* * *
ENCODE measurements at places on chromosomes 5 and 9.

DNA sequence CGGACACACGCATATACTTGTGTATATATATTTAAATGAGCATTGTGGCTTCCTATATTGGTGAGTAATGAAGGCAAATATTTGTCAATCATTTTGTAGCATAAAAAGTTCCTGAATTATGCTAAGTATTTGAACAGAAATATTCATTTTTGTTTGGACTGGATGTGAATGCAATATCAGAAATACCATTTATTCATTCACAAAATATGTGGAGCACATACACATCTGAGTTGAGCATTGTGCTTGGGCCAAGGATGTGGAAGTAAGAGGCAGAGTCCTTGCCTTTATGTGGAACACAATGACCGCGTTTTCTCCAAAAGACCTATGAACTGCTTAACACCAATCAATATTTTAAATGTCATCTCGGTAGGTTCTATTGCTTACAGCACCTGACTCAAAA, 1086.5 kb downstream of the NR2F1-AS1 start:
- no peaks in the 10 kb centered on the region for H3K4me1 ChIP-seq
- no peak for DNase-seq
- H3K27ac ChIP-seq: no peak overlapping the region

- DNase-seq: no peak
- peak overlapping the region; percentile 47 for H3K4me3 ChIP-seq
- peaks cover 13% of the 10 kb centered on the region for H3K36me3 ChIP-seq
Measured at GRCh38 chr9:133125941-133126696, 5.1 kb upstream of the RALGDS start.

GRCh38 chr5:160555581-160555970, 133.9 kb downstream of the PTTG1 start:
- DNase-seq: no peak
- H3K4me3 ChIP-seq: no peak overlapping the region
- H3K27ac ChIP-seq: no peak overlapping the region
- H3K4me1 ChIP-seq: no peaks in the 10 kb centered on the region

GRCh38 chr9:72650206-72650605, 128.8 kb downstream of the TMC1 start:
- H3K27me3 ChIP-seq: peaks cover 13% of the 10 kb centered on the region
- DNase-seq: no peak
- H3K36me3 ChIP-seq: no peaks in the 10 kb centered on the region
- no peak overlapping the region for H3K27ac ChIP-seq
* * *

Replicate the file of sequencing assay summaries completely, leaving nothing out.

ENCODE measurements at places on chromosomes 5 and 9.

DNA sequence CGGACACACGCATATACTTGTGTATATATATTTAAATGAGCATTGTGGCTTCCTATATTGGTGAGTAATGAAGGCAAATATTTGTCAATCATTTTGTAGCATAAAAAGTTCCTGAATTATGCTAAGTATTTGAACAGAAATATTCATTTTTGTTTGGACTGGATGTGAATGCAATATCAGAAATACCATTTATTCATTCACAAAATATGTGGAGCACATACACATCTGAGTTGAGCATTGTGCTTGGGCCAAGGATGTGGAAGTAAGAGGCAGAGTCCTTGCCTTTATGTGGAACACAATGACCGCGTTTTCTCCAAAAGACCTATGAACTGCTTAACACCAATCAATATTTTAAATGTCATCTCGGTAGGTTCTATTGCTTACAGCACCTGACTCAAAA, 1086.5 kb downstream of the NR2F1-AS1 start:
- no peaks in the 10 kb centered on the region for H3K4me1 ChIP-seq
- no peak for DNase-seq
- H3K27ac ChIP-seq: no peak overlapping the region

- DNase-seq: no peak
- peak overlapping the region; percentile 47 for H3K4me3 ChIP-seq
- peaks cover 13% of the 10 kb centered on the region for H3K36me3 ChIP-seq
Measured at GRCh38 chr9:133125941-133126696, 5.1 kb upstream of the RALGDS start.

GRCh38 chr5:160555581-160555970, 133.9 kb downstream of the PTTG1 start:
- DNase-seq: no peak
- H3K4me3 ChIP-seq: no peak overlapping the region
- H3K27ac ChIP-seq: no peak overlapping the region
- H3K4me1 ChIP-seq: no peaks in the 10 kb centered on the region

GRCh38 chr9:72650206-72650605, 128.8 kb downstream of the TMC1 start:
- H3K27me3 ChIP-seq: peaks cover 13% of the 10 kb centered on the region
- DNase-seq: no peak
- H3K36me3 ChIP-seq: no peaks in the 10 kb centered on the region
- no peak overlapping the region for H3K27ac ChIP-seq